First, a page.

It was standing room only at the Wright Public Library last night as residents packed into a hearing about a nearby project that would burn coal seams underground to produce synthesis gas or syngas.
Linc Energy’s proposed underground coal gasification project has been in the works for years, but from the public testimony, many Wright residents were hearing about it for the first time. And they had lots of questions about the process, which has never been developed commercially.
For example, they asked if the technology was proven to work, why their community should be the place where the technology is perfected, and where the money would come from to fix anything that might go wrong.
The concern that came up over and over again was that the process would impact the region’s water. The coal Linc Energy wants to burn is part of a large aquifer called the Fort Union. Linc has asked for permission from the state and federal governments to pollute a small part of that aquifer as part of its process. If it gets that permission, it will do a pilot project to show it can confine the contamination and clean it up. The state thinks it’s possible, and has recommended that the federal government grant the exemption. But most people at the meeting were unconvinced. Mike Moore owns a ranch next to the project site, and he says there’s just too much uncertainty.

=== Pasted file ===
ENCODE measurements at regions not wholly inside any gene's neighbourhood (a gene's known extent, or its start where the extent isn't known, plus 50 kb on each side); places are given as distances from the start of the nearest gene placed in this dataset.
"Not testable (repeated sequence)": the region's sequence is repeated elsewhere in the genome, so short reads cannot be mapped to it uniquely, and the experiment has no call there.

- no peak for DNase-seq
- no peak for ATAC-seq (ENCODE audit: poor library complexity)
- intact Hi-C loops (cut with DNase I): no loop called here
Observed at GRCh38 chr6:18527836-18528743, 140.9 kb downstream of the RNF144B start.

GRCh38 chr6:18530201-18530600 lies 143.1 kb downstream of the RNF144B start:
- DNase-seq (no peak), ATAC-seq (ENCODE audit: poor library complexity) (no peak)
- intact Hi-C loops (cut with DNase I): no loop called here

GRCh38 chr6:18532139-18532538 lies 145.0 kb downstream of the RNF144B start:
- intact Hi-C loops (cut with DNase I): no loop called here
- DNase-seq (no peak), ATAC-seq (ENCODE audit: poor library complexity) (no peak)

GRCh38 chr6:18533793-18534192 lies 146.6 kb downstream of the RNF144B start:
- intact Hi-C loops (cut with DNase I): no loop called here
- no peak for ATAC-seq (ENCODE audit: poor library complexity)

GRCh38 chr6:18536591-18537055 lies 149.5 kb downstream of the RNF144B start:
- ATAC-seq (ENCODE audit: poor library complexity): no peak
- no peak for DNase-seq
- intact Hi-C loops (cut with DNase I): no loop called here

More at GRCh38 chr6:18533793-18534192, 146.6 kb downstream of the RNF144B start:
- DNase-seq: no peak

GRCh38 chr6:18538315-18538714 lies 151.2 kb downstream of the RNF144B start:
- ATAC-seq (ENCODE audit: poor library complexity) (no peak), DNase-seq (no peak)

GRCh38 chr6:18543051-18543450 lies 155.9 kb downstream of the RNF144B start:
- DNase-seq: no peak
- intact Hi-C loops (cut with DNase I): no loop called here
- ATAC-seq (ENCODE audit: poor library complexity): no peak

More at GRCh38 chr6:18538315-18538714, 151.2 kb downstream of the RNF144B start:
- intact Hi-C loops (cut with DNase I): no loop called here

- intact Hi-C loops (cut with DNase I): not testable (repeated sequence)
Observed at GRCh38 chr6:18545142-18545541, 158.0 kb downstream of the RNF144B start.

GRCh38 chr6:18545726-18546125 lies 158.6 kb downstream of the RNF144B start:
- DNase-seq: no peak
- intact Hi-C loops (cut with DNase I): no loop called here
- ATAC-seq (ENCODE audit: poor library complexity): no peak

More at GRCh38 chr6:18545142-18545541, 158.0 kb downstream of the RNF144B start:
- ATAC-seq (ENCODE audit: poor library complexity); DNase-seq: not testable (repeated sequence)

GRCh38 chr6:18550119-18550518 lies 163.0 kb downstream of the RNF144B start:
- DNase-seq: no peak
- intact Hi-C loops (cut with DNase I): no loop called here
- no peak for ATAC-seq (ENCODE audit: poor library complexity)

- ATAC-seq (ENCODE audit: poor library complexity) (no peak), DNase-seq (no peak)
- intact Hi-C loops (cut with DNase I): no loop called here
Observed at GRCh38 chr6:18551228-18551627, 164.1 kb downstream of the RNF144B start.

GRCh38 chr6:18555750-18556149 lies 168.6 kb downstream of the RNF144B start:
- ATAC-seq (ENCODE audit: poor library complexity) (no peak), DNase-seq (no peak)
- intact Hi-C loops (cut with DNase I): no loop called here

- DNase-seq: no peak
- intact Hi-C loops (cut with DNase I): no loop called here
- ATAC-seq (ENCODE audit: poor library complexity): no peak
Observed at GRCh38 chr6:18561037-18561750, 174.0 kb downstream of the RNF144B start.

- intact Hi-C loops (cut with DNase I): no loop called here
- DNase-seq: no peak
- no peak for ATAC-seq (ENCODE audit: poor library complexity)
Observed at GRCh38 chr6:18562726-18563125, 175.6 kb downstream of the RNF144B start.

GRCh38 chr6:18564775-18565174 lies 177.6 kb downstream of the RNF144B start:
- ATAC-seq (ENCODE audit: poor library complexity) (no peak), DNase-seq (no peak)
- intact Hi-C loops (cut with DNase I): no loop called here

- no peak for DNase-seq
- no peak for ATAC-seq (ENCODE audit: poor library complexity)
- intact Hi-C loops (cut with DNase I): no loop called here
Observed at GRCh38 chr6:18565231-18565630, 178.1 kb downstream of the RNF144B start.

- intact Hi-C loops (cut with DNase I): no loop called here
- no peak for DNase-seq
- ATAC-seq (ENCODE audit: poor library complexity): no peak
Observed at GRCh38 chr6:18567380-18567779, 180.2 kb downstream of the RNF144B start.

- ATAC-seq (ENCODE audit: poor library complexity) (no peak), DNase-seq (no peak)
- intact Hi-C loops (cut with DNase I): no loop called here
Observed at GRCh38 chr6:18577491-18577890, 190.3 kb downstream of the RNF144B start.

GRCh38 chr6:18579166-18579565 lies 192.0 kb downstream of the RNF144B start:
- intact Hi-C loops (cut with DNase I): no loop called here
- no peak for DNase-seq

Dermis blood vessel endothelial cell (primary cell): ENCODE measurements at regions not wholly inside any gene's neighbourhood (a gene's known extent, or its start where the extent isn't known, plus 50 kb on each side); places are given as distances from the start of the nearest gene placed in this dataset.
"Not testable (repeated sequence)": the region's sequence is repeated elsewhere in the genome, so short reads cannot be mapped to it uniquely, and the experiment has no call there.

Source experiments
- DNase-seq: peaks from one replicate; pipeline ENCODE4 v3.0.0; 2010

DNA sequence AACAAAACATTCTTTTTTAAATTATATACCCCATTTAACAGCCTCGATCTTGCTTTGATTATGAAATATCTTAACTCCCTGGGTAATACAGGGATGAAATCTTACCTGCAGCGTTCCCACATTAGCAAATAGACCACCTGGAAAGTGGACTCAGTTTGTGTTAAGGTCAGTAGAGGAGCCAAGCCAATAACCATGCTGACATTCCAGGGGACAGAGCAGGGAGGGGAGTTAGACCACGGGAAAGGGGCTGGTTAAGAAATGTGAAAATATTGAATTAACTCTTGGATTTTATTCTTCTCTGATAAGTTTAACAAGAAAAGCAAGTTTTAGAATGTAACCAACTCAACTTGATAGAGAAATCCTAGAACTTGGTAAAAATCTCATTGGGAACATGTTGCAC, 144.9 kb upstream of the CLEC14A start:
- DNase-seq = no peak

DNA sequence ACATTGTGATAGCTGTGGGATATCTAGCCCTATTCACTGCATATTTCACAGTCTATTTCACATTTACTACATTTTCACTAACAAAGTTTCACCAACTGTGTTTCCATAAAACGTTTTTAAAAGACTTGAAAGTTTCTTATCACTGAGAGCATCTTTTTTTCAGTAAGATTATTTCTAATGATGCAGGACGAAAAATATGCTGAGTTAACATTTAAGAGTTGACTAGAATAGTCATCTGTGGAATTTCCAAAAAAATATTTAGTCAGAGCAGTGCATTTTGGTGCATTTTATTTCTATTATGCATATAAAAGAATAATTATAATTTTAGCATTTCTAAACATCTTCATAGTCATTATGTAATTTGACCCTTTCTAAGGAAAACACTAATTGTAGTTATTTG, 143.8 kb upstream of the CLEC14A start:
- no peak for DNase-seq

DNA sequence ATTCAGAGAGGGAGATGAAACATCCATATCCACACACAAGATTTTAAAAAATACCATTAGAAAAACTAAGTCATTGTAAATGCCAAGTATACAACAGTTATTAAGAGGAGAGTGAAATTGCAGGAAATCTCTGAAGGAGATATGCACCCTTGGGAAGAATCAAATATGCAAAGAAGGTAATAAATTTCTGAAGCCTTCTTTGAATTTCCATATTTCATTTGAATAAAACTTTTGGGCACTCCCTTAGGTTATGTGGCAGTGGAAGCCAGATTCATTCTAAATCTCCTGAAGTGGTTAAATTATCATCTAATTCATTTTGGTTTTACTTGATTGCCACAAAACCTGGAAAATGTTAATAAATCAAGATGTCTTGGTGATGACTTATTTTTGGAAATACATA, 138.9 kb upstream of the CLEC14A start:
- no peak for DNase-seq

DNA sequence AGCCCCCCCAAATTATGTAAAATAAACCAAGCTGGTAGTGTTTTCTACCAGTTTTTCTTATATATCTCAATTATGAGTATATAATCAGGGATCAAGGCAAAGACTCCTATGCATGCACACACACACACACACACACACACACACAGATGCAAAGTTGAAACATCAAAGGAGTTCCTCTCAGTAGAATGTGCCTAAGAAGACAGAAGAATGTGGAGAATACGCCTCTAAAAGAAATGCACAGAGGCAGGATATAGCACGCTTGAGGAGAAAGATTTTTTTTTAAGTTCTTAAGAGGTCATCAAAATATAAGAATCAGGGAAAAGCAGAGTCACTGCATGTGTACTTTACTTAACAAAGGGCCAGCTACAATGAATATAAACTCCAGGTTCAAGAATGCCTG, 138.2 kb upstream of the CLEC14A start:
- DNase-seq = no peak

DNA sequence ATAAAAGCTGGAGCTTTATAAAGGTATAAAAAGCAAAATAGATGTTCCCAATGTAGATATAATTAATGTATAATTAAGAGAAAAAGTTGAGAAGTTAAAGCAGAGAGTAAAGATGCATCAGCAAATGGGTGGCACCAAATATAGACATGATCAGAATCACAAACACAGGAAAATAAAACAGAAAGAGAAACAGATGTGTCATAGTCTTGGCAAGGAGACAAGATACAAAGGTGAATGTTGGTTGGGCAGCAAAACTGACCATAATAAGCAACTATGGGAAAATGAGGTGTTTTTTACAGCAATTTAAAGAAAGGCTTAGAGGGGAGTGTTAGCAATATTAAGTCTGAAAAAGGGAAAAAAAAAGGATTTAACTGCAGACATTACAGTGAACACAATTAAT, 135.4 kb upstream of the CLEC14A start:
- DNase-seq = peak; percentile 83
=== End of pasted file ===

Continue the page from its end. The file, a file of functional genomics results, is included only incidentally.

“Pilot project to me is experimental,” Moore said. “There should not be an exemption on an experimental project”
Meanwhile, proponents of the project touted the benefits of finding a new use for Wyoming coal that’s buried too deep for surface mining. Marion Loomis with the Wyoming Mining Association testified that most of the state’s coal is classified as an economically unrecoverable “resource” as opposed to a recoverable “reserve.”
“Developing in-situ coal gasification holds promise that may allow us to reclassify some of those resources into reserves. And the potential benefits to the state are significant,” Loomis said.
Campbell County Senator Michael von Flatern also sees the potential benefits of the process, and says from everything he’s seen, the water quality concerns can be addressed. But, he adds, the concern is warranted.
“There was not enough information given out publicly prior to this. So I understand them completely having that fear that something could happen,” von Flatern said.
Many residents found themselves leaving the meeting with more questions than they had before they went in. But it will be a while before they get any answers. The Wyoming Department of Environmental Quality says it will compile the comments for public review, and respond to each of them individually, in writing.
It will also forward the comments and responses to the Environmental Protection Agency, which has the final say in whether to approve the aquifer exemption.